Travis Kinane – Oregon

Travis resides in Oregon and attends Pacific Northwest University. He is a third-year medical student and the recipient of the Fred and Diana Bradshaw Scholarship

Travis told the Foundation about his experience working with a woman who needed surgery but was struggling with her weight and didn’t meet the criteria for BMI (Body Mass Index) in order to receive treatment.

When she left the clinic, dejected at the prospect of being unable to move enough to lose the weight, it made Travis realize that something needed to be done. After consulting with his supervisor and finding that most of the patients in this position wouldn’t be returning, he said, “My training as a DO would not let me accept this outcome. I developed a plan, got funding and implemented a program in Fairbanks called “Walk With A Future Doc”. This free service meets once a week at a hockey rink. Doctors and medical students give 5-minute health-related talks to the participants and we then spend an hour walking together”.

He goes on to say, “The initial goal of this program was to serve pre-surgical patients, a safe place for them to learn about medicine and to get some exercise. I realized that there was a need across all specialties. It is important to treat the patient as a whole in order to obtain one’s maximum health potential. We must listen to our patient’s needs and fears, and develop compassion for those unique desires and concerns”.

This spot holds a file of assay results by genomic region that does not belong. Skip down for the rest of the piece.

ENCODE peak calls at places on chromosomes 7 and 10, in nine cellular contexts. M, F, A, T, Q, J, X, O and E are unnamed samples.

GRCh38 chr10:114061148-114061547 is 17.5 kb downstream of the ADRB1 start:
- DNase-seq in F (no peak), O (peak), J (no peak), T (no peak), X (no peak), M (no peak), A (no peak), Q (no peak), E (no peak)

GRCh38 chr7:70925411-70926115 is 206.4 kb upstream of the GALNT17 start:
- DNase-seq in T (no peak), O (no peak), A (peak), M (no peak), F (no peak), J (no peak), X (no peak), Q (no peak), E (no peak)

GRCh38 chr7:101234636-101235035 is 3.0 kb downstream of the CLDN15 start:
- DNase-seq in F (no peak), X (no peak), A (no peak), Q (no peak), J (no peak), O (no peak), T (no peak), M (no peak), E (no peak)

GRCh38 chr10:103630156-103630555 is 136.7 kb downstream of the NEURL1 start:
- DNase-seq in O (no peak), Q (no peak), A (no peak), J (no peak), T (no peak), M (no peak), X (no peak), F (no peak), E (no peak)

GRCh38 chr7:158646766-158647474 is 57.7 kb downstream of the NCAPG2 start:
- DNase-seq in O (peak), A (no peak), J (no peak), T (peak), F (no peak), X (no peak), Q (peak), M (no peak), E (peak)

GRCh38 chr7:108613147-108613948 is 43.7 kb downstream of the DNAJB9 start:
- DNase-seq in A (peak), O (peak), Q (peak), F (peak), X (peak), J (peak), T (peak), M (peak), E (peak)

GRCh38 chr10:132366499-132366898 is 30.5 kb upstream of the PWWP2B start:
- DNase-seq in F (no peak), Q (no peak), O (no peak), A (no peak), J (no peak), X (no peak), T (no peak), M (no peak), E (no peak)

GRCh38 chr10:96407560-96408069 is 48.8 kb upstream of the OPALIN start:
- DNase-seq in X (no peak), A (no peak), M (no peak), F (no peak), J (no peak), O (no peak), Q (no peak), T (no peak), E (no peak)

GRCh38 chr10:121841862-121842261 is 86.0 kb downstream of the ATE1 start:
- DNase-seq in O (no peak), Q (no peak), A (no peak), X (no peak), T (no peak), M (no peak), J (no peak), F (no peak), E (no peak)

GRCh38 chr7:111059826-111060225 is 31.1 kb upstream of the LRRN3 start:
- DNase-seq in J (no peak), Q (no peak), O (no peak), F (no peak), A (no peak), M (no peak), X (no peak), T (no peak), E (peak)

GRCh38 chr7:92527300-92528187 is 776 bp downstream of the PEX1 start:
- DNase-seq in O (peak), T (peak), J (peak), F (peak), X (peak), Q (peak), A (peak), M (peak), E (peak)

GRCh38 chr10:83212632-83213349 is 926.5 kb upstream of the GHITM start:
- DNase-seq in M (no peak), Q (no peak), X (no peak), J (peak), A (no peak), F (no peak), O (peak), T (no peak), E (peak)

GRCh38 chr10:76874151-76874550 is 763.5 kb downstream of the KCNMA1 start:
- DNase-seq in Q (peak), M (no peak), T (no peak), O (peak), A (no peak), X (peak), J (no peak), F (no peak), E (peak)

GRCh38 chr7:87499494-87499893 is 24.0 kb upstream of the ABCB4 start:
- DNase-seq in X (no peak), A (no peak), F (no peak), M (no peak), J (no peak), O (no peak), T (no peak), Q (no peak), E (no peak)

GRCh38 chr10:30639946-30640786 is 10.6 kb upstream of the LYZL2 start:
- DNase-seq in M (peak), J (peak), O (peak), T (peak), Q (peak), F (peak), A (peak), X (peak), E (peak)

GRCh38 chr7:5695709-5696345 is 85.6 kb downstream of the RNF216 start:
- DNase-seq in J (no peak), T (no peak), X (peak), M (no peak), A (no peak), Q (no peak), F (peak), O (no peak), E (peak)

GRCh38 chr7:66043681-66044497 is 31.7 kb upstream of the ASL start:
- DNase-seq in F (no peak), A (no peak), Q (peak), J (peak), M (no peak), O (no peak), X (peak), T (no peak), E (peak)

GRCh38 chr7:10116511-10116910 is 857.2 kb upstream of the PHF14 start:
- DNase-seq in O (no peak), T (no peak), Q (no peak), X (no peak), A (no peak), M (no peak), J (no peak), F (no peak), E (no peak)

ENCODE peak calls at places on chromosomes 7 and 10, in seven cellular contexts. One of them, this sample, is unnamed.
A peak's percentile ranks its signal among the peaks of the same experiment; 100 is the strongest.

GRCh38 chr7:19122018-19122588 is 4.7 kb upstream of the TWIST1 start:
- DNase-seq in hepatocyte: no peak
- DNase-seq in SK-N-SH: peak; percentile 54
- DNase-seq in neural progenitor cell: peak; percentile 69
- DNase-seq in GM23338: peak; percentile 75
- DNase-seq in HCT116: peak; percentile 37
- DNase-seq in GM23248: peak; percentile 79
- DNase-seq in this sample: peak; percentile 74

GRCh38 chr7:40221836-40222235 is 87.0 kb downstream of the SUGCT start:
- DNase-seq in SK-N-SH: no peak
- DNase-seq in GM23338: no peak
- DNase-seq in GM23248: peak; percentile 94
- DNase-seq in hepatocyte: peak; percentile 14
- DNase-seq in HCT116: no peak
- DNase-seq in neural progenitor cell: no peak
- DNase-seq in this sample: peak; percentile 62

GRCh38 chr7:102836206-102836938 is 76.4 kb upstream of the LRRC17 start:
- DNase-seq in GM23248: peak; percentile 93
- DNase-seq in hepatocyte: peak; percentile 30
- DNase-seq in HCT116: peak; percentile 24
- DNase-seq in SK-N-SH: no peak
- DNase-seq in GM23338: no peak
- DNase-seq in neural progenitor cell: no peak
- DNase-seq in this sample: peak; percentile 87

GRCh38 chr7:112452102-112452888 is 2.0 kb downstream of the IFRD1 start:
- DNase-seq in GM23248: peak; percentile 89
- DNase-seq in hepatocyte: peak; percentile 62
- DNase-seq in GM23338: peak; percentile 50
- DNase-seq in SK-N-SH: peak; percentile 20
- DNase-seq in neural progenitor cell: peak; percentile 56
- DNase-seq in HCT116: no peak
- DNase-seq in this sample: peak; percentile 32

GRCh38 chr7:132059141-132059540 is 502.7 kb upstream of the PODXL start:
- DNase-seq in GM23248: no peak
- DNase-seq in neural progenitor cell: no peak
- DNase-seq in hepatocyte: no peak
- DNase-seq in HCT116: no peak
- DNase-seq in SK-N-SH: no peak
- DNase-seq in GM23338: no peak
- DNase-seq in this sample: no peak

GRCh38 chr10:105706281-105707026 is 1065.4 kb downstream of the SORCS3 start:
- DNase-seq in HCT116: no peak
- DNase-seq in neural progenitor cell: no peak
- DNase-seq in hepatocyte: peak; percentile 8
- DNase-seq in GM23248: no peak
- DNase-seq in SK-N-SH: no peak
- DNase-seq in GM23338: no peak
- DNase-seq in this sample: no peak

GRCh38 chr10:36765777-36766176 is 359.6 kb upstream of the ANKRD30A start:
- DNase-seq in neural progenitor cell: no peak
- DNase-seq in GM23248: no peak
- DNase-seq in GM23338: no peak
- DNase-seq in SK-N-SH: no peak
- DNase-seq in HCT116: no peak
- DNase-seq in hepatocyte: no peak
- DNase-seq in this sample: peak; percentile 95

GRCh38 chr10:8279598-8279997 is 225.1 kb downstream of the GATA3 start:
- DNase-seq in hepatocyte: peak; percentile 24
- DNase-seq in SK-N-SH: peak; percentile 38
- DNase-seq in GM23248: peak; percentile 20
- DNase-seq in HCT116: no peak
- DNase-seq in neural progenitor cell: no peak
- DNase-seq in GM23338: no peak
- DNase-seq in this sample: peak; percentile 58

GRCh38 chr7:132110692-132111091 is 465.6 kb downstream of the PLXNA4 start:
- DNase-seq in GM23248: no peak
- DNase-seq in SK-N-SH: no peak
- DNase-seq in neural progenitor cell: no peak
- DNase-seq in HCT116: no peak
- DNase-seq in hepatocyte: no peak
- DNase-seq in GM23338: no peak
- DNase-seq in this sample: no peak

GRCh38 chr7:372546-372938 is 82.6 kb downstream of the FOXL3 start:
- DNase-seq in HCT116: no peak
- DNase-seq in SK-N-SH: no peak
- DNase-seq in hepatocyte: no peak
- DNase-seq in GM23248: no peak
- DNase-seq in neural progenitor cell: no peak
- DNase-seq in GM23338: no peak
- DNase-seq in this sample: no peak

Owen Hanley DO, MPH, Internist in Fairbanks Alaska used words to describe Travis such as, “inquisitive, thorough, and a genuine attitude of excitement in the learning of medicine. Travis’ true passion seems to be in genuinely understanding patients; their motivations and concerns. What truly sets him apart is his genuine interest in a broader approach to medical care, one that is directed at patient education and empowerment. Tavis is interested in general surgery, and I see him in a new stereotype of surgeon emerging, one that understands the value of a surgeon not limited to the operating room”.

Dr. Hanley went on to say, “Travis has weekly interaction with OMM (Osteopathic Medical Manipulation) clinicians and the opportunity to improve pain control and functional ability through Osteopathic Medicine in patients who have had recent surgery. This team-centered approach to surgical care is refreshing and has opened up new communication between allopathic surgeons and OMM practitioners in our community, which is something that will have important ramifications for years to come”.

Travis states, “Having a positive health outcome depends not only on the successful medical procedure; it also depends on our ability to understand the patient’s challenges, their mind, and their spirit”.

Travis, the Foundation agrees with you across the board. You will have a career worth keeping track of. Congratulations, and a job well done.

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